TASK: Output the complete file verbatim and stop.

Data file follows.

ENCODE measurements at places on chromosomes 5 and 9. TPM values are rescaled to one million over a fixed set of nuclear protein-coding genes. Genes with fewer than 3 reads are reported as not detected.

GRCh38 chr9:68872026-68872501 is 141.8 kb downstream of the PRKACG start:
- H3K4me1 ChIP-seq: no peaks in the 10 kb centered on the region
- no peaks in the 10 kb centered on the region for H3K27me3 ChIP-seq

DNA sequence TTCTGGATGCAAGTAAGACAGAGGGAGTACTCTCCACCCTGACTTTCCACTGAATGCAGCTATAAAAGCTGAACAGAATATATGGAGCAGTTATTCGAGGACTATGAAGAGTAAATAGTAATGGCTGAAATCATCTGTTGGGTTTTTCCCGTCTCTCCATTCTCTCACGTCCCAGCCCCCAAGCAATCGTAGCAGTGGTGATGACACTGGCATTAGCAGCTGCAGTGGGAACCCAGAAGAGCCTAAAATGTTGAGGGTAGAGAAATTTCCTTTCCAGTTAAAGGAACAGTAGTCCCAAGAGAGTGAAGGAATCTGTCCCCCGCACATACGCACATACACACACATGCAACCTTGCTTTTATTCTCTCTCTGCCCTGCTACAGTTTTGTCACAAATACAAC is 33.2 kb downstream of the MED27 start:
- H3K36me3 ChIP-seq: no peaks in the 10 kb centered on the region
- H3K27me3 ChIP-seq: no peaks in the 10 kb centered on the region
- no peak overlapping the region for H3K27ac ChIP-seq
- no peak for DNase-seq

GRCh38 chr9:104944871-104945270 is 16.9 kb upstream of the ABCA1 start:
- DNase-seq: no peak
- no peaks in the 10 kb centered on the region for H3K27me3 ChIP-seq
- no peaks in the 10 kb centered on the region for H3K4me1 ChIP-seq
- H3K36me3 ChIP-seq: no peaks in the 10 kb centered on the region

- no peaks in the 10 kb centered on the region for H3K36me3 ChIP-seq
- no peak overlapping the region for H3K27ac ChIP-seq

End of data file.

ENCODE measurements at places on chromosomes 5 and 9. TPM values are rescaled to one million over a fixed set of nuclear protein-coding genes. Genes with fewer than 3 reads are reported as not detected.

GRCh38 chr9:68872026-68872501 is 141.8 kb downstream of the PRKACG start:
- H3K4me1 ChIP-seq: no peaks in the 10 kb centered on the region
- no peaks in the 10 kb centered on the region for H3K27me3 ChIP-seq

DNA sequence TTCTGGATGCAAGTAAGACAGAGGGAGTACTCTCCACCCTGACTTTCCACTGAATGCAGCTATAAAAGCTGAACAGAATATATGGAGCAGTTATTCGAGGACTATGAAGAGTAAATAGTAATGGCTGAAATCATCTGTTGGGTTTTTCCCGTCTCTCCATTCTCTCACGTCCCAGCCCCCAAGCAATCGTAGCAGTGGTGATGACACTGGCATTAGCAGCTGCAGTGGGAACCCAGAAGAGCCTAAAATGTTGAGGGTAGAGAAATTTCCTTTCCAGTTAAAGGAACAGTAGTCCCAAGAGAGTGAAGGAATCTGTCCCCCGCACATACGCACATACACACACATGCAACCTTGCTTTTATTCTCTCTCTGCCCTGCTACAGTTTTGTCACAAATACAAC is 33.2 kb downstream of the MED27 start:
- H3K36me3 ChIP-seq: no peaks in the 10 kb centered on the region
- H3K27me3 ChIP-seq: no peaks in the 10 kb centered on the region
- no peak overlapping the region for H3K27ac ChIP-seq
- no peak for DNase-seq

GRCh38 chr9:104944871-104945270 is 16.9 kb upstream of the ABCA1 start:
- DNase-seq: no peak
- no peaks in the 10 kb centered on the region for H3K27me3 ChIP-seq
- no peaks in the 10 kb centered on the region for H3K4me1 ChIP-seq
- H3K36me3 ChIP-seq: no peaks in the 10 kb centered on the region

- no peaks in the 10 kb centered on the region for H3K36me3 ChIP-seq
- no peak overlapping the region for H3K27ac ChIP-seq